Brooklyn art installation draws attention to police brutality

BROOKLYN -- An artist is calling attention to police brutality by creating sports jerseys in honor of African Americans killed by police and displaying them in an art installation on the streets of Brooklyn.

Artist Raafi Rivero made his first jersey back in 2013 to honor Trayvon Martin.

"I think about how often our sports heroes are deified, people root for black people for wearing a jersey, but won't root for us normally so I felt maybe if I let him on a team, people would notice, they would care," Rivero said.

Since then the series of large scale vinyl prints hung up along Flatbush Avenue has grown to 13 in all.

"There's a saying in the protests, all we're asking is for them to stop killing us and this project exists because people wont stop doing that," Rivero said.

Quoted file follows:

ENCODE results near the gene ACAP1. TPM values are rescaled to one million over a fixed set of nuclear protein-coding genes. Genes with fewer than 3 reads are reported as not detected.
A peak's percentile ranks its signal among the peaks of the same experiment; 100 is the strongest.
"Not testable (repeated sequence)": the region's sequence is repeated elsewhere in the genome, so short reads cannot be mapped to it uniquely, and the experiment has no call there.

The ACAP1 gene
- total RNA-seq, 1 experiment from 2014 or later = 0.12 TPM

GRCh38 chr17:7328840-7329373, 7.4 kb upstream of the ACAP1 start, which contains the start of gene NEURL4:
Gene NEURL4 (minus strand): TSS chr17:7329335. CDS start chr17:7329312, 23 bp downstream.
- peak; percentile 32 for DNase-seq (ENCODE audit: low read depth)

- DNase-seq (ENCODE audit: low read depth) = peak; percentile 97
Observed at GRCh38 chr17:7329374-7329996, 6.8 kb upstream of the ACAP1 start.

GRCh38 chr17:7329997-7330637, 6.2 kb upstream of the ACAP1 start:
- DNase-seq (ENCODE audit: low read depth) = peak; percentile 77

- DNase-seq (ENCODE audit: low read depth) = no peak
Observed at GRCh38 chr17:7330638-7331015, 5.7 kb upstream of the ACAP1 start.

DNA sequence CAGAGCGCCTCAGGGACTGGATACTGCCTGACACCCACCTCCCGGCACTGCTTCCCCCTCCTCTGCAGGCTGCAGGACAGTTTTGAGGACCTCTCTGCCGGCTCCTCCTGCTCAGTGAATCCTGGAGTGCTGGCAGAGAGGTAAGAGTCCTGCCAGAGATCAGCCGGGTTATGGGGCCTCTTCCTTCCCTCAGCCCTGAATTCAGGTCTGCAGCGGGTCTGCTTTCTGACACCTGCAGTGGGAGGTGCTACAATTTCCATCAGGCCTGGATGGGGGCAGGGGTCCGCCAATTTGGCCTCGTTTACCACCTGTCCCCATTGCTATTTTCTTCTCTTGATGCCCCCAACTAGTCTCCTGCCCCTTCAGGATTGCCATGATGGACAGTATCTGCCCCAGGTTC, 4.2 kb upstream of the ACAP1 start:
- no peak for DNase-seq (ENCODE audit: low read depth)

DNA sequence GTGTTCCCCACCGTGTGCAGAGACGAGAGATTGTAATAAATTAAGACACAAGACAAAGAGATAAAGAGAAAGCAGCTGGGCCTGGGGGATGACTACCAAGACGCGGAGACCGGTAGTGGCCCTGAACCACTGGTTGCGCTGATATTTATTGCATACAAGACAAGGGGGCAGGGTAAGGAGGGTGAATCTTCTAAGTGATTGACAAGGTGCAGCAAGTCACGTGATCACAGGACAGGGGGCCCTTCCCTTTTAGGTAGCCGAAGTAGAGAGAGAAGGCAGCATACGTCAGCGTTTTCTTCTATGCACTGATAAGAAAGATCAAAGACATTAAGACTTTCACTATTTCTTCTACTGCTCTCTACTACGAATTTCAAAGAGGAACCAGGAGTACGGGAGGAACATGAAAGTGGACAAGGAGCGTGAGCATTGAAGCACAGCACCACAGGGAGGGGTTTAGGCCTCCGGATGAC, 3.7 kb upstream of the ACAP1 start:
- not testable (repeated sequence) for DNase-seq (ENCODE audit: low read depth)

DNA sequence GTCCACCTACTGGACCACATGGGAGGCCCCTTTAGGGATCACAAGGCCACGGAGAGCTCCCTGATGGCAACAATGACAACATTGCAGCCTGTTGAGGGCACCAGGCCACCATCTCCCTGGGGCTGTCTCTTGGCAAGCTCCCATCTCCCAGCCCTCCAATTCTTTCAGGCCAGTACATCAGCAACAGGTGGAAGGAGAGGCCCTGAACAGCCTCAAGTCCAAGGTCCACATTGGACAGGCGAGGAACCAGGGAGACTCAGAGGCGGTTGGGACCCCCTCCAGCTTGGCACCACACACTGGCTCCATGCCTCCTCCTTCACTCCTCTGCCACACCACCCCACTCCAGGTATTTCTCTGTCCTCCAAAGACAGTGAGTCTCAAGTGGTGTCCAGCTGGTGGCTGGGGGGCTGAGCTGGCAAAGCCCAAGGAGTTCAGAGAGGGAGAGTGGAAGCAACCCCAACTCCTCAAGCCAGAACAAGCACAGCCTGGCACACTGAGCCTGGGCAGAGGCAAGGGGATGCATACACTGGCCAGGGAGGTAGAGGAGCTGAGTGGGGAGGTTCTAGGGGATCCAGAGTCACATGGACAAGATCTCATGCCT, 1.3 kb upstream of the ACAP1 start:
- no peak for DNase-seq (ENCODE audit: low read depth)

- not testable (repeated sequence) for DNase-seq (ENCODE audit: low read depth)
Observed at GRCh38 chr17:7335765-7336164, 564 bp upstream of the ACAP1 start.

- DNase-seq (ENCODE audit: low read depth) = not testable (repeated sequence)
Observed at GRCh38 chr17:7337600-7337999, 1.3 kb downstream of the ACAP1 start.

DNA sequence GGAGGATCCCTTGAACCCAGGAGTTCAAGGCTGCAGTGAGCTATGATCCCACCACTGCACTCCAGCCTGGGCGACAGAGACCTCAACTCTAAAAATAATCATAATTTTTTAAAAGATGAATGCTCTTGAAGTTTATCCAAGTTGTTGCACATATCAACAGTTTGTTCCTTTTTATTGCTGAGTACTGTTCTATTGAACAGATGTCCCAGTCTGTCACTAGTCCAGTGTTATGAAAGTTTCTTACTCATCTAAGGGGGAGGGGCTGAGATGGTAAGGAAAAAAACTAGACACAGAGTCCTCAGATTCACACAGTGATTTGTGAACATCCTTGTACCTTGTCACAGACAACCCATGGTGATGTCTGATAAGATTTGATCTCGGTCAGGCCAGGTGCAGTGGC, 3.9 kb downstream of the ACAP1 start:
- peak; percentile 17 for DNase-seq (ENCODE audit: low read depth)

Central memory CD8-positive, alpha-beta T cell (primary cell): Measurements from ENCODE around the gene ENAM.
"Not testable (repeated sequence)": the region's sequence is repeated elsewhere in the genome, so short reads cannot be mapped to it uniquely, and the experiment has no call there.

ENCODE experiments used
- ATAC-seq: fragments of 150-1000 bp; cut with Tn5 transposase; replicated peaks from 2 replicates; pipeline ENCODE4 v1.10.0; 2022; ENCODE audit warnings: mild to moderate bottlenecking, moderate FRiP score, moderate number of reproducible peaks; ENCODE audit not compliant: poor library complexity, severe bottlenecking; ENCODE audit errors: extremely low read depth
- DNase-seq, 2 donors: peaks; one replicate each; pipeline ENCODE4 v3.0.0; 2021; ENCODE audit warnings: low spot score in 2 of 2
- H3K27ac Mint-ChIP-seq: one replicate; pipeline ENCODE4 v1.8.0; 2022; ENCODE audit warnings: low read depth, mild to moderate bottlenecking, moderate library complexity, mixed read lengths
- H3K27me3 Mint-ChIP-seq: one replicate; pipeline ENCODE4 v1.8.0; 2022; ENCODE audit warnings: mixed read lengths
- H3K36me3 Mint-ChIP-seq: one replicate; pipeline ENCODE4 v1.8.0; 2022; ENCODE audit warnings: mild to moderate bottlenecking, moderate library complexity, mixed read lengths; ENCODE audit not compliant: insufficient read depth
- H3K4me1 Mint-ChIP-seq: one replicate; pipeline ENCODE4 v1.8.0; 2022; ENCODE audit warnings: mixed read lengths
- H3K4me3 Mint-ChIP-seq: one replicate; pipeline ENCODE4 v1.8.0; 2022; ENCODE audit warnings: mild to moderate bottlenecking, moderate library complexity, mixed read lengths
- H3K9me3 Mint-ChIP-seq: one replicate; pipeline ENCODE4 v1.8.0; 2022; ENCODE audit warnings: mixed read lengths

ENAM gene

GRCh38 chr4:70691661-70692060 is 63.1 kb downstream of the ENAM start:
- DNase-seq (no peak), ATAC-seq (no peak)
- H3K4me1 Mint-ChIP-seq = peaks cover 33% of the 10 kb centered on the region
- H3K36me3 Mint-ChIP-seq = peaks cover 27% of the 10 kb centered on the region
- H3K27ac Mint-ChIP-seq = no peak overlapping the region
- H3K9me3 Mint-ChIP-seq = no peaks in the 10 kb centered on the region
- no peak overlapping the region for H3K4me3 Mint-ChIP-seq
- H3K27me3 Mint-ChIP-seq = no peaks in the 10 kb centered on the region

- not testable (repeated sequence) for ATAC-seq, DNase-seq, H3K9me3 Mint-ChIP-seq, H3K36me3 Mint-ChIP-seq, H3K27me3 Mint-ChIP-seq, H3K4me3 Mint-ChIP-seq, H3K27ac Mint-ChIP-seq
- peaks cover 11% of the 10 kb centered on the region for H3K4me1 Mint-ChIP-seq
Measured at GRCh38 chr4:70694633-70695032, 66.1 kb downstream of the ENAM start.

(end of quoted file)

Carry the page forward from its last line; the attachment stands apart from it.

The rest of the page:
Rivero followed up that first jersey with two more for Michael Brown and Eric Garner and he has been adding to the installation, titled "Unarmed," ever since.

"We push them up, it's like I'm touching George Floyd, making sure he looks good. It's a very gratifying, emotionally cathartic experience to have a physical artifact of it," Rivero said.

Rivero puts a lot of time and effort into deciding what each jersey will look like.

"If there are stars on the jersey that's the number of bullets used to kill the person," Rivero said.

The color of each jersey is tied to each victim's local sports team.

"I think about how often our sports heroes are deified, people root for black people for wearing a jersey but won't root for us normally so I felt maybe if I let him on a team, people would notice, they would care," Rivero said.

For more, check out the installation's website.